7. 7. 2013 State of IBM i Security Studyp. 7The PowerTech Groupwww.powertech.com • info@powertech.comSeveral other system values related to object restoration often remain at their shipped levels,confirming a typical IBM i configuration of “load and go.”The following three system values work consecutively to determine if an object should berestored, or if it is to be converted during the restore: • Allow Object Restore (QALWOBJRST)—Only 2% of servers have altered this system value from its default *ALL setting. This value controls whether programs with certain security attributes, such as system- state and authority adoption, can be restored. • Force Conversion on Restore (QFRCCVNRST)—97% of servers are running below the recommended level of 3. This value, preset at level 1, controls whether some types of objects are converted during a restore. • Verify Object on Restore (QVFYOBJRST)—97% of servers are running below the recommended level of 3. This value, preset at level 1, controls whether a signature will be validated when a digitally signed object is restored. Control Defect: Approximately one-third of the systems surveyed are not following the best practice for overall system security as recommended by IBM and all independent experts. Relevant COBIT Objectives: PO2.3 Data Classification SchemePOWERFUL USERSIT professionals require special authorities to manage servers. In addition to changing systemconfiguration, these authorities may permit the ability to view or change financial applications,customer credit card data, and confidential employee files.In careless, misguided, or malicious hands, these special authorities can cause serious damage.Because of the risk, auditors require you to limit the users who have these special authoritiesand carefully monitor and audit their use.There are eight types of special authority in IBM i (i5/OS, OS/400). Figure 3 (opp. page) showsthe average number of user profiles for each special authority.
  8. 8. 2013 State of IBM i Security Studyp. 8The PowerTech Groupwww.powertech.com • info@powertech.comFIGURE 3: POWERFUL USERS (SPECIAL AUTHORITIES)Of all the special authorities, one provides the user with the unrestricted ability to view,change, and delete every file and program on the system. As shown in Figure 3, *ALLOBJauthority is granted to users in unacceptably high numbers.IBM does not publish any documentation for the functions available with each of the specialauthorities, which leads to resistance by IT to remove authorities for fear of “breaking” existingoperations.While it is difficult to create a hard and fast rule for all environments, IBM i security experts agreethat the number of users with this special authority should be kept to the barest minimum.In general, it’s best to keep the number of users with special authority to less than 10.Only 3 of the systems reviewed have 10 or fewer users with *ALLOBJ authority. The mostfrequently granted special authority is Spool Control (*SPLCTL) with more than 14% of userscarrying the capability to access any spooled file in any output queue without restriction. Control Defect: Overwhelmingly the IBM i servers in this sample have too many profiles with powerful authorities. In the hands of careless or disgruntled employees, this could result in data loss, theft, or damage. Auditors check for the abuse of special authorities as part of any standard IBM i audit. Even auditors who are not very familiar with the IBM i environment are aware of this issue from other platforms. Relevant COBIT objectives: DS5.3 Identity Management DS5.4 User Account ManagementIBMiSpecialAuthoritiesNumber of User Profiles“Best practices callfor less than 10users with specialauthorities.”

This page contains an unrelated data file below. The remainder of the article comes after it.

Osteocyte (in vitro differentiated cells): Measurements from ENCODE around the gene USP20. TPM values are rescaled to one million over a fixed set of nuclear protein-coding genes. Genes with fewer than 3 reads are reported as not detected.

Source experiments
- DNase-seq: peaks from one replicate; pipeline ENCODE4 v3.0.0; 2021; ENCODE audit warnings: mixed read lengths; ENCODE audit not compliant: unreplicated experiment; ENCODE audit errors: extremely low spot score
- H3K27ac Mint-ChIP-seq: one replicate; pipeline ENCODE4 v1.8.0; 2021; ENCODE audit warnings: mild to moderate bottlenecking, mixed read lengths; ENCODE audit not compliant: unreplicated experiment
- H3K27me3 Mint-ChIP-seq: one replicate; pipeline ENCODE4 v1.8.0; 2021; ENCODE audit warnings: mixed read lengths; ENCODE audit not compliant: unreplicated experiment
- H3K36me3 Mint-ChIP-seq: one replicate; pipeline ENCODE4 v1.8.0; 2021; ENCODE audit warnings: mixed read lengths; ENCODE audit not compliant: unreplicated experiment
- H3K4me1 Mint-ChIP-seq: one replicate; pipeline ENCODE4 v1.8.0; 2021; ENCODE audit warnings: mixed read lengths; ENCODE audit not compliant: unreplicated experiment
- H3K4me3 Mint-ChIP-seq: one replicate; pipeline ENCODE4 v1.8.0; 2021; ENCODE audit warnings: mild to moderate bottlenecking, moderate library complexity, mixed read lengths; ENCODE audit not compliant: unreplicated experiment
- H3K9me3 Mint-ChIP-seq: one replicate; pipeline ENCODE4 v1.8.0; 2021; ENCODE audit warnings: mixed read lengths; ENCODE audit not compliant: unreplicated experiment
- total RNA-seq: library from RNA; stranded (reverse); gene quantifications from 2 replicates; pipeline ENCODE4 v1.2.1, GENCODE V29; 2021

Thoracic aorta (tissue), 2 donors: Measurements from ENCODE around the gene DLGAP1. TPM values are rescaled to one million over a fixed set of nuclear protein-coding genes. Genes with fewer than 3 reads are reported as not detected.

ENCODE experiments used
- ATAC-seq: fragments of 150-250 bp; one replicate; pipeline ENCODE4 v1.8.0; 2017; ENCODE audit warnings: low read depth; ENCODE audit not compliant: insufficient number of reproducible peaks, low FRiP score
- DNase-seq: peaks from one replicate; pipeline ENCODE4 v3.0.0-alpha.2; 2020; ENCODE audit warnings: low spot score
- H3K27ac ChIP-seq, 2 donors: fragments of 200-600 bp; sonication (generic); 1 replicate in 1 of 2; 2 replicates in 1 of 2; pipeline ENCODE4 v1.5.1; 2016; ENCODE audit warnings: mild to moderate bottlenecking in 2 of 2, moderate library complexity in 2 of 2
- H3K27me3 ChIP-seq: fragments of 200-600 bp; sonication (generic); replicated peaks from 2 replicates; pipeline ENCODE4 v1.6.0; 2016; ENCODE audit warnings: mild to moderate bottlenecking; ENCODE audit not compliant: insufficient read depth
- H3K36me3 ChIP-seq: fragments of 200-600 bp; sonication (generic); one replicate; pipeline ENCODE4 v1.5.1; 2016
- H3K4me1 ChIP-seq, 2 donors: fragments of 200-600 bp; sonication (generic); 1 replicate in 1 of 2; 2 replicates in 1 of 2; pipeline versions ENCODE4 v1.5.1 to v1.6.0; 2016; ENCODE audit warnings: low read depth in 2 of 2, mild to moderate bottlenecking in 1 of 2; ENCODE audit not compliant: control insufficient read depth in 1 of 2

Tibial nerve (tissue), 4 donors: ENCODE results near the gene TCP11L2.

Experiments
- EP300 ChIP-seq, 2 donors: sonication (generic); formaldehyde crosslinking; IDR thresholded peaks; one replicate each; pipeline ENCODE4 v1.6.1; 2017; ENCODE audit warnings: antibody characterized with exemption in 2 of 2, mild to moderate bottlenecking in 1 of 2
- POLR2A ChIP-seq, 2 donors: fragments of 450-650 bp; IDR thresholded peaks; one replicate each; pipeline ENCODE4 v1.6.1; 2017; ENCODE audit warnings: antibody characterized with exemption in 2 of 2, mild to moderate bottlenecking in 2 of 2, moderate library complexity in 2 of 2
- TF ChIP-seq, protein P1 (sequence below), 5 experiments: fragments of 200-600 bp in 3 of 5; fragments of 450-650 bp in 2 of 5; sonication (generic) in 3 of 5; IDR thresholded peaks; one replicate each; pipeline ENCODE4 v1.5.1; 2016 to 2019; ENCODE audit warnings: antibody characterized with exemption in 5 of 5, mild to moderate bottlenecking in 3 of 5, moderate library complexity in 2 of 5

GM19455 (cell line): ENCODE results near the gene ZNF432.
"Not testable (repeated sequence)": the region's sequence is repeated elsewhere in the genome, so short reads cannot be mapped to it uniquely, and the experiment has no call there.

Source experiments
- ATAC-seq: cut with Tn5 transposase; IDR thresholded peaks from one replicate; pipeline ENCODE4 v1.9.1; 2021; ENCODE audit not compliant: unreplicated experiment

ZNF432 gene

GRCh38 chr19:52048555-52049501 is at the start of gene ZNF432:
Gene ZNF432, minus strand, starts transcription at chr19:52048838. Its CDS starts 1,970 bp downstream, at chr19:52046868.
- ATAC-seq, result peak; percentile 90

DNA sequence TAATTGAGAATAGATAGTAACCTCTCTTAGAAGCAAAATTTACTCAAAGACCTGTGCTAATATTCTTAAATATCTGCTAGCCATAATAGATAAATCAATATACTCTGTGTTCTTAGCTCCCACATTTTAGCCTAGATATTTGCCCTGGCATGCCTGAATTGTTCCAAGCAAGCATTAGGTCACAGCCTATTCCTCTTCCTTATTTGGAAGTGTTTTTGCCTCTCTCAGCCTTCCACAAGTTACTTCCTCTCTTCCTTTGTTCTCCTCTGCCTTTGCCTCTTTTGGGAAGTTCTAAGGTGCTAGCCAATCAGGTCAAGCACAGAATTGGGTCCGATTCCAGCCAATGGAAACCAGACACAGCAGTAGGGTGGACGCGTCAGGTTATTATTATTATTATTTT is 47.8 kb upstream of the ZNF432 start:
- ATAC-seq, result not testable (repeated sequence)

9. 9. 2013 State of IBM i Security Studyp. 9The PowerTech Groupwww.powertech.com • info@powertech.comPASSWORD MANAGEMENT AND USER SECURITYUser and password security issues are critical because they represent the most obvious—and most easily exploited—method to compromise your system.Without proper user and password security measures in place, efforts to secure other areasof an IBM i network are largely ineffective. How can you be sure that the user signed on is thesame user that the ID and password were assigned to?Inactive ProfilesIn this study, we also looked at the number of inactive profiles—profiles that have not been usedin the last 30 days or more. Inactive profiles create a security exposure because these accountsare not actively maintained by their users and are prime targets for hijacking.Figure 4 shows an average of 207 enabled profiles (19% of the total) have not signed on in thepast 30 days or more.FIGURE 4: INACTIVE PROFILESDEFAULT PASSWORDSPowerTech checked for profiles that have a default password—where the password is the sameas the username. Because this is the default when new user profiles are created, it is a particu-larly high-risk factor for IBM i servers.In one interesting statistic in the study, nearly 4% of enabled user profiles have default pass-words (Figure 5). Half (51 out of 101) of the systems in the study have more than 30 user profileswith default passwords. One system has 368 enabled user profiles with default passwords outof 1,711 total users.NumberofProfilesAll Inactive Profiles Enabled, Inactive Profiles